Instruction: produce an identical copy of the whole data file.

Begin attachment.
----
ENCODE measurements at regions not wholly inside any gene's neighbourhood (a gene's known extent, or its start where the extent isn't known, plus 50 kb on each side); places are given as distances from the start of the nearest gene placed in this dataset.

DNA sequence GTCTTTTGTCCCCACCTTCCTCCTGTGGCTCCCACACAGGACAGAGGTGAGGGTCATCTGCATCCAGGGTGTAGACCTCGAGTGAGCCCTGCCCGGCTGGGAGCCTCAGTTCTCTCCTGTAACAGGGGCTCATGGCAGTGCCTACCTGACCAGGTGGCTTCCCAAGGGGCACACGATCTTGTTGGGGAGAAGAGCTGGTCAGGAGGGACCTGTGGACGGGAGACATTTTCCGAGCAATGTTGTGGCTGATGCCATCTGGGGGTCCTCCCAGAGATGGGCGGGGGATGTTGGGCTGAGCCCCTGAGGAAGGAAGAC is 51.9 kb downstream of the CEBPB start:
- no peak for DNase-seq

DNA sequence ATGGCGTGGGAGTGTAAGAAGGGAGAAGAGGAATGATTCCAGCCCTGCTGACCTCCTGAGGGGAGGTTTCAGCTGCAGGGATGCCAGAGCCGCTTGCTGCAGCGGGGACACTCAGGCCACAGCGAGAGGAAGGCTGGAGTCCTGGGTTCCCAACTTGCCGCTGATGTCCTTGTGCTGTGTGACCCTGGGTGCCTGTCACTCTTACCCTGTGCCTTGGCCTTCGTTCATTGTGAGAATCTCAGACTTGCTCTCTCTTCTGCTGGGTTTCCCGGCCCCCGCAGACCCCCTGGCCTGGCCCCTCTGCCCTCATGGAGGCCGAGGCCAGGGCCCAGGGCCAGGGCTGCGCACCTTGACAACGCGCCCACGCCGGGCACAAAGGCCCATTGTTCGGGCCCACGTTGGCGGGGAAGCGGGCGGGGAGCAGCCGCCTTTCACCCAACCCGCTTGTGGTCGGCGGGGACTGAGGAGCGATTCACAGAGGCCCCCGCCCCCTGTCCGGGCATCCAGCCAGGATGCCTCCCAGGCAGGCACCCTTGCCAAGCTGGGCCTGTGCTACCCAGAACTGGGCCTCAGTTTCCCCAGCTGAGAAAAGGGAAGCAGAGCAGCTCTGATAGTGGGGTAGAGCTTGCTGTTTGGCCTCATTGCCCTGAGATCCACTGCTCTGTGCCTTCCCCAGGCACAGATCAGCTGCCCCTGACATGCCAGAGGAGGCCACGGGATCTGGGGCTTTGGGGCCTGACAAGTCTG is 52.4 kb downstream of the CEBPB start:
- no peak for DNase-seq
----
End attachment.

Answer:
ENCODE measurements at regions not wholly inside any gene's neighbourhood (a gene's known extent, or its start where the extent isn't known, plus 50 kb on each side); places are given as distances from the start of the nearest gene placed in this dataset.

DNA sequence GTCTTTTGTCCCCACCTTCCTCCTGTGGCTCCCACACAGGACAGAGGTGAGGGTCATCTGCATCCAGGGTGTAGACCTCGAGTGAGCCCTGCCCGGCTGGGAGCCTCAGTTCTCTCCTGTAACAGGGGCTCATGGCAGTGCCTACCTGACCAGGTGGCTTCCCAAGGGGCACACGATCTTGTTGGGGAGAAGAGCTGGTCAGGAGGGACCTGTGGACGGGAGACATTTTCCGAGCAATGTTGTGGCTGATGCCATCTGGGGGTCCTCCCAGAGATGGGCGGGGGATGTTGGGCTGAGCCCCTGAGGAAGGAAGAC is 51.9 kb downstream of the CEBPB start:
- no peak for DNase-seq

DNA sequence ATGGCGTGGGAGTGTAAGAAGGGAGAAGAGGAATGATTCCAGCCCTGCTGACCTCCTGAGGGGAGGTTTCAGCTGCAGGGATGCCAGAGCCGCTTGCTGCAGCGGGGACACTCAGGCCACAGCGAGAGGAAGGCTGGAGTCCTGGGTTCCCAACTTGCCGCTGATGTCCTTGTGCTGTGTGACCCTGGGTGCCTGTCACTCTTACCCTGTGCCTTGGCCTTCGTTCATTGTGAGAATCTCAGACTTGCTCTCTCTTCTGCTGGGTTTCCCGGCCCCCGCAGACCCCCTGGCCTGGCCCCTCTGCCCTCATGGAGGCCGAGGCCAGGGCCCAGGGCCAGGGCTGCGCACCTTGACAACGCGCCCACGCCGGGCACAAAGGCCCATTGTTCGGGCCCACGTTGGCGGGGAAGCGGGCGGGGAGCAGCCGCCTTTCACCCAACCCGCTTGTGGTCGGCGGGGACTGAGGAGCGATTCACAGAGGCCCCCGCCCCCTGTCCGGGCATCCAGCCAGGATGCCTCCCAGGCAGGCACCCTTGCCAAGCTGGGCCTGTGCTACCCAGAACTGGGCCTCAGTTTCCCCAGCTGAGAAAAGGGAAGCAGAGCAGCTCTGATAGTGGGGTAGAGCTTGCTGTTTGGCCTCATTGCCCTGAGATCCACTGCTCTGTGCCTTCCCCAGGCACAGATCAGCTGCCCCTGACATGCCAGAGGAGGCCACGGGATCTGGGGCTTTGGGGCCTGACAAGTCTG is 52.4 kb downstream of the CEBPB start:
- no peak for DNase-seq